By Rawlings Otieno
NAIROBI, KENYA: Kenyaâs effort in fighting poaching and illegal trade in wildlife has been recognised by the United Nations.
Mr John E. Scanlon, the United Nationâs Convention on International Trade in Endangered Species (CITES) Secretary-General, noted that Kenya had passed a law with stiffer penalties against poachers and wildlife traffickers that would help bring down levels of the activity in the country.
He was speaking in Guangzhou, China on Monday where he had gone to witness the destruction of confiscated ivory tusks and carvings as part of efforts to raise awareness of elephant poaching.
Mr Scanlon said: âAnd just ten months after the conclusion of CITES CoP16, we are seeing enhanced measures taken across range, transit and destination States - such as in Kenya where new wildlife laws that impose significantly higher penalties for those involved in wildlife crime have been assented to by President Kenyatta, and in Malaysia where the Department of Wildlife and National Parks has filled 43 new posts for enforcement and prosecution.â Â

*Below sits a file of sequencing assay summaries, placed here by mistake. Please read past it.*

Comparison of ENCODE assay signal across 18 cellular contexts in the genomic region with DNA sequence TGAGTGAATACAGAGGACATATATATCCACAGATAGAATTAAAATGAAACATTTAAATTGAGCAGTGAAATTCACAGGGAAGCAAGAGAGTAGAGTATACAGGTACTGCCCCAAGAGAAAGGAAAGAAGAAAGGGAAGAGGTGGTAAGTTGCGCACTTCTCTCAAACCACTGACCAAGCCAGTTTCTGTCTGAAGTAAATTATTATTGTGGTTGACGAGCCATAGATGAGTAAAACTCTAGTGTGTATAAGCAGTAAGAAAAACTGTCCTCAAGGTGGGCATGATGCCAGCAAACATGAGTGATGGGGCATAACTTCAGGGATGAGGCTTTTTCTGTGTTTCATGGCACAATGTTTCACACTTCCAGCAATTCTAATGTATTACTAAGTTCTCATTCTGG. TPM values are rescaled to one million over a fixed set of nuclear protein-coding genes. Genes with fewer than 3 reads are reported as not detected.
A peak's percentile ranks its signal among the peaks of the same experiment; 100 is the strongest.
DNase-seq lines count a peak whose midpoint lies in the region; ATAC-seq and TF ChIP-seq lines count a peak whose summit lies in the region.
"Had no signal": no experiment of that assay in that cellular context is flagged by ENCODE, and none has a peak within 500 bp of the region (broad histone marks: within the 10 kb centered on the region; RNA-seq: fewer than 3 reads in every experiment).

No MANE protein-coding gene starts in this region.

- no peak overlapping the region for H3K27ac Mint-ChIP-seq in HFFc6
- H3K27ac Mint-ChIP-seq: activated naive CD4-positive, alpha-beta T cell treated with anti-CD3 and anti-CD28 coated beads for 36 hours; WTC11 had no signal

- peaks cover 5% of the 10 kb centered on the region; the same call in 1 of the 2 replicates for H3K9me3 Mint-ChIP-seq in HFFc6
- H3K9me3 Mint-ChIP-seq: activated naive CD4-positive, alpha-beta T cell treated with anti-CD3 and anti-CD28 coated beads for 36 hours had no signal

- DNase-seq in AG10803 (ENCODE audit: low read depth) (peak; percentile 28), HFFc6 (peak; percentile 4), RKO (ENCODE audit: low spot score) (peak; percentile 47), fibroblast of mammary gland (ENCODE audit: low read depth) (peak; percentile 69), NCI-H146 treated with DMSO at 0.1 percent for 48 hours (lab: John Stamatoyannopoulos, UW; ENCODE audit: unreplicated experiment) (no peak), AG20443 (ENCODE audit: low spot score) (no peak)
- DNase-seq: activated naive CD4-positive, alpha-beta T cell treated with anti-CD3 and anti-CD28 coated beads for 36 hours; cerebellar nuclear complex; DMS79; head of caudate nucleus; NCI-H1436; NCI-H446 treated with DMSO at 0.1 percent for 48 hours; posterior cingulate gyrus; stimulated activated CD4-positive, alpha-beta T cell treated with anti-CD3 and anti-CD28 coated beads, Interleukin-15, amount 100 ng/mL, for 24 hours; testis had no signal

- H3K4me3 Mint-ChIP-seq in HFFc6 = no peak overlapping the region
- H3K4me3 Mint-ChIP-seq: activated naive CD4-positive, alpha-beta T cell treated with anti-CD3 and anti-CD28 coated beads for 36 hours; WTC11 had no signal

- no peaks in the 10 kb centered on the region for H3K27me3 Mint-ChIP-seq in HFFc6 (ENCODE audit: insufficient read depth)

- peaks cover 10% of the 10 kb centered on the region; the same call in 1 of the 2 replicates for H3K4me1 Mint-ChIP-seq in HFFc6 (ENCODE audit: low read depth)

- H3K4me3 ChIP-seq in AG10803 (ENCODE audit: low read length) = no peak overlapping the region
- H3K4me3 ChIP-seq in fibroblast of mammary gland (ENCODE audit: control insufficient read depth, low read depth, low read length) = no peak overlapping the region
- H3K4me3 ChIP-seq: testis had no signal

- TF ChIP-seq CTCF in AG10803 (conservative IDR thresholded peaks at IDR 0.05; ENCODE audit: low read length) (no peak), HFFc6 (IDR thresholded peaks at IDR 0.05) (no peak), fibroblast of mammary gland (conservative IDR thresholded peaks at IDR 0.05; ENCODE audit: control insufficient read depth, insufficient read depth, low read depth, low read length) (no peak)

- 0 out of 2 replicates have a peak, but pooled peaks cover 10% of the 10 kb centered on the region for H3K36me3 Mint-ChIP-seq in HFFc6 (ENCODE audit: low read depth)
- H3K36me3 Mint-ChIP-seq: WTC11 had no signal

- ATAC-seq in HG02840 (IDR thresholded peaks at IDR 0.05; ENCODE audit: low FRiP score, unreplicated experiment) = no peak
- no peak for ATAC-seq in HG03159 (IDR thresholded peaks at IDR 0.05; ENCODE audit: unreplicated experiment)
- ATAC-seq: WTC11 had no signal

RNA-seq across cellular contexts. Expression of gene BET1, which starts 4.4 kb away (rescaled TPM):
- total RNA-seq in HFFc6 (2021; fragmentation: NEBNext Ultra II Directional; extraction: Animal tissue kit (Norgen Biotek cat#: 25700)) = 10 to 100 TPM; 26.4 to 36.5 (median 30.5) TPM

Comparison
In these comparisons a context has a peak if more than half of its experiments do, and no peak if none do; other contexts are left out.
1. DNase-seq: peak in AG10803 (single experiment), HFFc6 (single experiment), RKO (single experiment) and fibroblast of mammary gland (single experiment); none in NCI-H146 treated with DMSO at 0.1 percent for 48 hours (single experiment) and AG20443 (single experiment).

Officials in Guangzhou, Guangdong Province, pulverised 6.1 tons of confiscated tusks and carvings in an event attended by representatives from 10 countries including the UK, and elephant states including Kenya, Gabon, and Tanzania.
The function was also attended by the Kenyan Ambassador to China, Kinyanjui, Assistant Director for International Affairs, US Fish and Wildlife Service Mr Brian Arroyo and high-ranking Chinese environment officials.Â
The burning of the 6.1 tonnes of ivory stockpiled over the years marks the first major commitment by the Chinese government to publicly fight the multi-billion-dollar illegal wildlife trade.
The seized ivory was fed into crushing machines in the southern city of Dongguan, in what was described as the first public destruction of ivory in China.